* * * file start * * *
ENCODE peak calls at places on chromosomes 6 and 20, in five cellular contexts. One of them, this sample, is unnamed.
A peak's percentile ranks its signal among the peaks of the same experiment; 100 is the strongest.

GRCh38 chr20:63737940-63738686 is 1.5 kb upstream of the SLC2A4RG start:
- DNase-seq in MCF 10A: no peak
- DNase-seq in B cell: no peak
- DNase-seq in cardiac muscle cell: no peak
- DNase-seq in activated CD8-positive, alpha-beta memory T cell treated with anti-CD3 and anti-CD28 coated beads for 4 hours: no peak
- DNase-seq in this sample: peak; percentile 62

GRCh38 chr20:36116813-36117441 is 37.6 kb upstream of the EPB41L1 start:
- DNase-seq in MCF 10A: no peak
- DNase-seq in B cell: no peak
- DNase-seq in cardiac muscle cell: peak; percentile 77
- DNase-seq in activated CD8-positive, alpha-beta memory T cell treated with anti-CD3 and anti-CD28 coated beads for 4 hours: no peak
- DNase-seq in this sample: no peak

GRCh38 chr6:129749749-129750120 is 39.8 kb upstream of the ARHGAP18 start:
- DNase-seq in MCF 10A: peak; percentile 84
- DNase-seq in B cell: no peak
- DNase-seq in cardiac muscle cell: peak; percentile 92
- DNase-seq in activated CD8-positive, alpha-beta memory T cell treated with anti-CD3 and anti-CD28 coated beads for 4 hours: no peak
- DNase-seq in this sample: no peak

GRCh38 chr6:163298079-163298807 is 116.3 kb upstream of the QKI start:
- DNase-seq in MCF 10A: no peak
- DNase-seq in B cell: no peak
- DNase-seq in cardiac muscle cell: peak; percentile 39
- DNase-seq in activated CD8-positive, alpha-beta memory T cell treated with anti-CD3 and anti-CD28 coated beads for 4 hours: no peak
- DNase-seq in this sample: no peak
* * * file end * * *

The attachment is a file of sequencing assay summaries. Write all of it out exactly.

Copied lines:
ENCODE peak calls at places on chromosomes 6 and 20, in five cellular contexts. One of them, this sample, is unnamed.
A peak's percentile ranks its signal among the peaks of the same experiment; 100 is the strongest.

GRCh38 chr20:63737940-63738686 is 1.5 kb upstream of the SLC2A4RG start:
- DNase-seq in MCF 10A: no peak
- DNase-seq in B cell: no peak
- DNase-seq in cardiac muscle cell: no peak
- DNase-seq in activated CD8-positive, alpha-beta memory T cell treated with anti-CD3 and anti-CD28 coated beads for 4 hours: no peak
- DNase-seq in this sample: peak; percentile 62

GRCh38 chr20:36116813-36117441 is 37.6 kb upstream of the EPB41L1 start:
- DNase-seq in MCF 10A: no peak
- DNase-seq in B cell: no peak
- DNase-seq in cardiac muscle cell: peak; percentile 77
- DNase-seq in activated CD8-positive, alpha-beta memory T cell treated with anti-CD3 and anti-CD28 coated beads for 4 hours: no peak
- DNase-seq in this sample: no peak

GRCh38 chr6:129749749-129750120 is 39.8 kb upstream of the ARHGAP18 start:
- DNase-seq in MCF 10A: peak; percentile 84
- DNase-seq in B cell: no peak
- DNase-seq in cardiac muscle cell: peak; percentile 92
- DNase-seq in activated CD8-positive, alpha-beta memory T cell treated with anti-CD3 and anti-CD28 coated beads for 4 hours: no peak
- DNase-seq in this sample: no peak

GRCh38 chr6:163298079-163298807 is 116.3 kb upstream of the QKI start:
- DNase-seq in MCF 10A: no peak
- DNase-seq in B cell: no peak
- DNase-seq in cardiac muscle cell: peak; percentile 39
- DNase-seq in activated CD8-positive, alpha-beta memory T cell treated with anti-CD3 and anti-CD28 coated beads for 4 hours: no peak
- DNase-seq in this sample: no peak